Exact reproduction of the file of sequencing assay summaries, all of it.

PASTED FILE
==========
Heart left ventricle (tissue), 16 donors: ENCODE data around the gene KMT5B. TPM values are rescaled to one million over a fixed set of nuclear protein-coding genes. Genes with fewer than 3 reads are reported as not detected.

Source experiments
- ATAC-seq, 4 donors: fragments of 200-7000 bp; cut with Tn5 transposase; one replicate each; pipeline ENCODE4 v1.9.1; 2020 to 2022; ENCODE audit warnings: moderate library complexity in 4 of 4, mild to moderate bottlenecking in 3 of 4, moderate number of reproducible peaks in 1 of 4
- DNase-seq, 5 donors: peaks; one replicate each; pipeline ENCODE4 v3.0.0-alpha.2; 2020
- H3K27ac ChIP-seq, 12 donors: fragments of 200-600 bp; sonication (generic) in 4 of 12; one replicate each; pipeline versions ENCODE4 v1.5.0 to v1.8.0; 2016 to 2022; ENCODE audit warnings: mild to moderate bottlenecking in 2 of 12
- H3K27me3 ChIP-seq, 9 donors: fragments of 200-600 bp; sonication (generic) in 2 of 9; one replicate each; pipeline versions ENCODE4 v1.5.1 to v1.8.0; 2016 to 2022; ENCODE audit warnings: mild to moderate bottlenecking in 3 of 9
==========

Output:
Heart left ventricle (tissue), 16 donors: ENCODE data around the gene KMT5B. TPM values are rescaled to one million over a fixed set of nuclear protein-coding genes. Genes with fewer than 3 reads are reported as not detected.

Source experiments
- ATAC-seq, 4 donors: fragments of 200-7000 bp; cut with Tn5 transposase; one replicate each; pipeline ENCODE4 v1.9.1; 2020 to 2022; ENCODE audit warnings: moderate library complexity in 4 of 4, mild to moderate bottlenecking in 3 of 4, moderate number of reproducible peaks in 1 of 4
- DNase-seq, 5 donors: peaks; one replicate each; pipeline ENCODE4 v3.0.0-alpha.2; 2020
- H3K27ac ChIP-seq, 12 donors: fragments of 200-600 bp; sonication (generic) in 4 of 12; one replicate each; pipeline versions ENCODE4 v1.5.0 to v1.8.0; 2016 to 2022; ENCODE audit warnings: mild to moderate bottlenecking in 2 of 12
- H3K27me3 ChIP-seq, 9 donors: fragments of 200-600 bp; sonication (generic) in 2 of 9; one replicate each; pipeline versions ENCODE4 v1.5.1 to v1.8.0; 2016 to 2022; ENCODE audit warnings: mild to moderate bottlenecking in 3 of 9